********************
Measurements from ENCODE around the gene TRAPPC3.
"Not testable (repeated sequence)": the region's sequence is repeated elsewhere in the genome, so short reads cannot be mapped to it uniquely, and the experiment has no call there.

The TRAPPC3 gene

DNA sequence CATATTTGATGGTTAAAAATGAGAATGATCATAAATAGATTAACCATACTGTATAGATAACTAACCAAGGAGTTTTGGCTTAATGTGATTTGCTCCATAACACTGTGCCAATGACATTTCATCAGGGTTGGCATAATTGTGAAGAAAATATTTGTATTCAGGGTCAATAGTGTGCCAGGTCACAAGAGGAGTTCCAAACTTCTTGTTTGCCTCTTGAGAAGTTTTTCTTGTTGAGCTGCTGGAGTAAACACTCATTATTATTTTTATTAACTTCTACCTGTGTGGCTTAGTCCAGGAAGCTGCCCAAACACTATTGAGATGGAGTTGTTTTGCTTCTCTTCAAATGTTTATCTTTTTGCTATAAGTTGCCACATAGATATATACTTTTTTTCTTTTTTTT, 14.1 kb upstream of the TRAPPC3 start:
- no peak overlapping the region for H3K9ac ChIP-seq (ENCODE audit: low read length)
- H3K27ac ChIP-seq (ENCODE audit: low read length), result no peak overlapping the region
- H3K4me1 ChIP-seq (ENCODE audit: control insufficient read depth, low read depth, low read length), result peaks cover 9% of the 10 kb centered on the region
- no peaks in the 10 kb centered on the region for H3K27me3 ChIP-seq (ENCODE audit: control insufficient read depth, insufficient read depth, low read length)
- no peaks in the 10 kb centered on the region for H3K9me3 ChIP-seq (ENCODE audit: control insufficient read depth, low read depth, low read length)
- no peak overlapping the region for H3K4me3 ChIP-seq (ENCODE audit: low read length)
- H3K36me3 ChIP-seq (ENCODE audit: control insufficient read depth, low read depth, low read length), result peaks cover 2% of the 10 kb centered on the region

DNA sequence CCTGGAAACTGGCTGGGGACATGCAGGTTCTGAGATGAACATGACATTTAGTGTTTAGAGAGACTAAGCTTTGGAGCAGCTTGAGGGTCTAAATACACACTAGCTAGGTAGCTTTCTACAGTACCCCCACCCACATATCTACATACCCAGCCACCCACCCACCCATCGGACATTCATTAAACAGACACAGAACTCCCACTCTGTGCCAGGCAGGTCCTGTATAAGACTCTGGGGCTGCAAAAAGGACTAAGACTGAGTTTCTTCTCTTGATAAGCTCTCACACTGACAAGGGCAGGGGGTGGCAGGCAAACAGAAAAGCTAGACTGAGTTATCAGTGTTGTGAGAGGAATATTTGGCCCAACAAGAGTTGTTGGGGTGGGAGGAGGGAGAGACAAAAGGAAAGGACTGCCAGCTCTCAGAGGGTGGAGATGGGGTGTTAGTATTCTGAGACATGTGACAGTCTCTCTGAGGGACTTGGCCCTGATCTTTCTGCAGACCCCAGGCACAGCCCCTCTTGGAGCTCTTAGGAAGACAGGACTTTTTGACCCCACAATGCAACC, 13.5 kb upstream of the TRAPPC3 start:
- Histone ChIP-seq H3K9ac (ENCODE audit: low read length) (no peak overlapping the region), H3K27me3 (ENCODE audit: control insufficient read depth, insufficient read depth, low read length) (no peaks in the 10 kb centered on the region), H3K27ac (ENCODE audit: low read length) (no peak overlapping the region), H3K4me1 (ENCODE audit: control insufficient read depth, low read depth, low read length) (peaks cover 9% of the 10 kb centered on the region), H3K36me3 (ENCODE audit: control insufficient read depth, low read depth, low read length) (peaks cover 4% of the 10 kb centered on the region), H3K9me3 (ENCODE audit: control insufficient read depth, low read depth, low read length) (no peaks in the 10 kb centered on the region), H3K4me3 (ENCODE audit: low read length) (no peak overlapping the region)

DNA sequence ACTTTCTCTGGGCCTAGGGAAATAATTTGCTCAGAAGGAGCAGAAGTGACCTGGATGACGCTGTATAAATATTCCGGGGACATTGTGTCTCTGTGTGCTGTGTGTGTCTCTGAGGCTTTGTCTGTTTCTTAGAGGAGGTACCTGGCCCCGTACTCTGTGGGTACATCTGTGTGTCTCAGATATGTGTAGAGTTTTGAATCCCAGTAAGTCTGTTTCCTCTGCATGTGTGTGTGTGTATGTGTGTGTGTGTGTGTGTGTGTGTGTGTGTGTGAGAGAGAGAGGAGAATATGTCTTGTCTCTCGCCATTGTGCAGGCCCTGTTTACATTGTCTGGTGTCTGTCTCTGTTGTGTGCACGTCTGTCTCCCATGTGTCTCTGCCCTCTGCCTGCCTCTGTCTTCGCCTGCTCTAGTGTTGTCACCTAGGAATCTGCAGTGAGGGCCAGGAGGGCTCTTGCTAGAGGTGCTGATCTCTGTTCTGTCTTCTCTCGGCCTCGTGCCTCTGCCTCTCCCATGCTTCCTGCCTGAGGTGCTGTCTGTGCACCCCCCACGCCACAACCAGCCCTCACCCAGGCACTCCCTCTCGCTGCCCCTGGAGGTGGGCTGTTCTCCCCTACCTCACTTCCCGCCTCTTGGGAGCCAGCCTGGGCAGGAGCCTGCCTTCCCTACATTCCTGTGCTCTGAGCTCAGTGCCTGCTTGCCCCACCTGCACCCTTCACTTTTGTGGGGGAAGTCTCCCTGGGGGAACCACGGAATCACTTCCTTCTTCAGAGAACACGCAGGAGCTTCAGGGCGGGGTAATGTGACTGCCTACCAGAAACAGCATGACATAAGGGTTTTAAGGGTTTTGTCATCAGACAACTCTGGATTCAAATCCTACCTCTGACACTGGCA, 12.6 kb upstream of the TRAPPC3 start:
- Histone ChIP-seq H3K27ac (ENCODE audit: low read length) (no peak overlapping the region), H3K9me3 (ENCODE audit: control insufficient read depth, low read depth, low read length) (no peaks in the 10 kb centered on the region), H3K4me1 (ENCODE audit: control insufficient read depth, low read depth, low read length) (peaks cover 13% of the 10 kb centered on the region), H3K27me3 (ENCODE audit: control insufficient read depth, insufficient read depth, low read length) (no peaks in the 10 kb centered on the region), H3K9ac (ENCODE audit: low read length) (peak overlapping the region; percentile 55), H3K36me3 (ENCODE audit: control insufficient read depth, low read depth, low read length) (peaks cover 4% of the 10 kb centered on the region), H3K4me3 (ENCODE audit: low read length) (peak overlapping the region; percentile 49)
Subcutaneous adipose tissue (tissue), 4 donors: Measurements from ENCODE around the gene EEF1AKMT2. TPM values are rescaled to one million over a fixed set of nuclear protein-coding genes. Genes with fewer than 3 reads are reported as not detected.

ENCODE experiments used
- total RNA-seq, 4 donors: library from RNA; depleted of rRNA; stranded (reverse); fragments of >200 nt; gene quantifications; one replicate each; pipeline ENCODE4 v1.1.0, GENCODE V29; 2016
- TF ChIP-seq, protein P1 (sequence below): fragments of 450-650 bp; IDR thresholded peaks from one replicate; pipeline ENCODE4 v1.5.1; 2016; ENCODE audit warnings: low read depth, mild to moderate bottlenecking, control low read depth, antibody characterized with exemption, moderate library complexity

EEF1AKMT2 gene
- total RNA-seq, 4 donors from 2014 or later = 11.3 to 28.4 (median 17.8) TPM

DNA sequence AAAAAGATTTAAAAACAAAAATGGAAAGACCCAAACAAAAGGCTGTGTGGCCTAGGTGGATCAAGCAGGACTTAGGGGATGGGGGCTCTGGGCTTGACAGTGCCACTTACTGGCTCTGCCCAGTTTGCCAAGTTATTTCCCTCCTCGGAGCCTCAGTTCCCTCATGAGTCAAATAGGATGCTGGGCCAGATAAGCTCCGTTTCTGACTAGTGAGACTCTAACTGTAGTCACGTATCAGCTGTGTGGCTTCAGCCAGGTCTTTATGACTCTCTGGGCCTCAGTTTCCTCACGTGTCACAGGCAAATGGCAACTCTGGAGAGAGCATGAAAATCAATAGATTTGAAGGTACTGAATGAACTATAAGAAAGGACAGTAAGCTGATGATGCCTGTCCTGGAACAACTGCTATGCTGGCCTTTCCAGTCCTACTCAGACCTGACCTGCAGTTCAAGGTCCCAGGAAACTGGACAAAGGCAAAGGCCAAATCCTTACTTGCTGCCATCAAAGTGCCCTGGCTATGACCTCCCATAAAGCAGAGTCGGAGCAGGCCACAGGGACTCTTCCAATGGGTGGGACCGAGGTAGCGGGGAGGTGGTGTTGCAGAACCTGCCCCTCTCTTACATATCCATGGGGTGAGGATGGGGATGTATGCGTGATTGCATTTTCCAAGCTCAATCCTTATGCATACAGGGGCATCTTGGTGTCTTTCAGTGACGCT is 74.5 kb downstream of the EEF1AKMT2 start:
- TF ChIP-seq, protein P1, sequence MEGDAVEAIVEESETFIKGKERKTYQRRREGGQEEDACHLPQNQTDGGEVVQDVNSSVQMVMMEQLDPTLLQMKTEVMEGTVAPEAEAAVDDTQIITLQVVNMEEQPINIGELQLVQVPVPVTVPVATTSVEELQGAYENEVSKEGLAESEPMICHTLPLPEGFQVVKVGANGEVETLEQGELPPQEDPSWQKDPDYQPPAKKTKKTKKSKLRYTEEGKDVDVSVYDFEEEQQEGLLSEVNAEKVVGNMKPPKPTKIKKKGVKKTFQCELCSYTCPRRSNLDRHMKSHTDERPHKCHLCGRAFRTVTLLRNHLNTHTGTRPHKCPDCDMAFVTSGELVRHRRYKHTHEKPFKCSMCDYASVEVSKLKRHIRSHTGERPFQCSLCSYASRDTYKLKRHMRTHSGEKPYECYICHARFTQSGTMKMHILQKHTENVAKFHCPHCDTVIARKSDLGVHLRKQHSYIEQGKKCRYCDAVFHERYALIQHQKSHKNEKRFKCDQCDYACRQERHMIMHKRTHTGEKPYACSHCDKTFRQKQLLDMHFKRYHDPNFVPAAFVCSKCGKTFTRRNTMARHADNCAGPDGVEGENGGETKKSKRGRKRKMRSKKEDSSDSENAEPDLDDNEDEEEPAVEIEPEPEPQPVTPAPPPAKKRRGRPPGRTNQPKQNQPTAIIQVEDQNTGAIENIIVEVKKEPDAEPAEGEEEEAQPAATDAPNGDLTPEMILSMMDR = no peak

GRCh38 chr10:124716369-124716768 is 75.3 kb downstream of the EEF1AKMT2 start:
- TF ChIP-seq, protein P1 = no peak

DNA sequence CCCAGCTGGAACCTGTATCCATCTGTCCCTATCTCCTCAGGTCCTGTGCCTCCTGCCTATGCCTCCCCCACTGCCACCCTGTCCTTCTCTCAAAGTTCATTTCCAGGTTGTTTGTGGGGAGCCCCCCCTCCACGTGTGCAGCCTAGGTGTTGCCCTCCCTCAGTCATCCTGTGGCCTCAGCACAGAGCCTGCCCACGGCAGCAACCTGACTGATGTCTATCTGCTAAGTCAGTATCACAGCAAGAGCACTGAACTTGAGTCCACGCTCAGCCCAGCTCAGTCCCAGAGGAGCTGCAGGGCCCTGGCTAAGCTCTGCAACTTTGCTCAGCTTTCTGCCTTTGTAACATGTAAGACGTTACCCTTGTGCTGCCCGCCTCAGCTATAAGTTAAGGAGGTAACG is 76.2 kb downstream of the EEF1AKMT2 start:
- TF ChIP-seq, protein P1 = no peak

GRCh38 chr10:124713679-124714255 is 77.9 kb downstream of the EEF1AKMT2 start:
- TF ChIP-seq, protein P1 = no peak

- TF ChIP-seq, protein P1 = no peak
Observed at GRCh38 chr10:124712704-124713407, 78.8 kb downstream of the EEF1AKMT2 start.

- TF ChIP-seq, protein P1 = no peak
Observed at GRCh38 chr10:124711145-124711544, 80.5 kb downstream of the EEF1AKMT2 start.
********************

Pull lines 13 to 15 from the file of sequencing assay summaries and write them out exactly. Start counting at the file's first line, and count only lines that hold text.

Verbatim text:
- Histone ChIP-seq H3K9ac (ENCODE audit: low read length) (no peak overlapping the region), H3K27me3 (ENCODE audit: control insufficient read depth, insufficient read depth, low read length) (no peaks in the 10 kb centered on the region), H3K27ac (ENCODE audit: low read length) (no peak overlapping the region), H3K4me1 (ENCODE audit: control insufficient read depth, low read depth, low read length) (peaks cover 9% of the 10 kb centered on the region), H3K36me3 (ENCODE audit: control insufficient read depth, low read depth, low read length) (peaks cover 4% of the 10 kb centered on the region), H3K9me3 (ENCODE audit: control insufficient read depth, low read depth, low read length) (no peaks in the 10 kb centered on the region), H3K4me3 (ENCODE audit: low read length) (no peak overlapping the region)

DNA sequence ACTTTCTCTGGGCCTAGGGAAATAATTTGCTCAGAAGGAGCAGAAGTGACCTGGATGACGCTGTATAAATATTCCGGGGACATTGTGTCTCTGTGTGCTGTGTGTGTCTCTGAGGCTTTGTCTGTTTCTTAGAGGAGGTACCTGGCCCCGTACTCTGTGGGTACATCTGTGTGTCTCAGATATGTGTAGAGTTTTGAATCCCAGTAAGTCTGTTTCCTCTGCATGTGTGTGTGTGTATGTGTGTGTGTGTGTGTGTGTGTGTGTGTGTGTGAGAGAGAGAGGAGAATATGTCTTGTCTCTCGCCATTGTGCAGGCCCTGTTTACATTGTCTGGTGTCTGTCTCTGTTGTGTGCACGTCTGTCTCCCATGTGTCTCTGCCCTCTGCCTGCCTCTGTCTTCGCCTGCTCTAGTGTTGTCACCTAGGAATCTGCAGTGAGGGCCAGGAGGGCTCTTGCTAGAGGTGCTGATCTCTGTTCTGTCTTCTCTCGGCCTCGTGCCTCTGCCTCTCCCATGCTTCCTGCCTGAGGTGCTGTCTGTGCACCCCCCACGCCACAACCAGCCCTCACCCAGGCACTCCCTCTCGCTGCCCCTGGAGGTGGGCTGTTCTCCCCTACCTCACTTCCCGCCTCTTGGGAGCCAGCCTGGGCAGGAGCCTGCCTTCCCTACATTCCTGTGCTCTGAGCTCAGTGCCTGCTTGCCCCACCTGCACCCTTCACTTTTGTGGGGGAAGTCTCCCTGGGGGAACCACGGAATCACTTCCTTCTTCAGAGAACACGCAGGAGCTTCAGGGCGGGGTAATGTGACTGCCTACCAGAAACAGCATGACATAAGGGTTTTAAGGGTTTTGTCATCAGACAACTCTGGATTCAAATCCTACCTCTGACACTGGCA, 12.6 kb upstream of the TRAPPC3 start:
- Histone ChIP-seq H3K27ac (ENCODE audit: low read length) (no peak overlapping the region), H3K9me3 (ENCODE audit: control insufficient read depth, low read depth, low read length) (no peaks in the 10 kb centered on the region), H3K4me1 (ENCODE audit: control insufficient read depth, low read depth, low read length) (peaks cover 13% of the 10 kb centered on the region), H3K27me3 (ENCODE audit: control insufficient read depth, insufficient read depth, low read length) (no peaks in the 10 kb centered on the region), H3K9ac (ENCODE audit: low read length) (peak overlapping the region; percentile 55), H3K36me3 (ENCODE audit: control insufficient read depth, low read depth, low read length) (peaks cover 4% of the 10 kb centered on the region), H3K4me3 (ENCODE audit: low read length) (peak overlapping the region; percentile 49)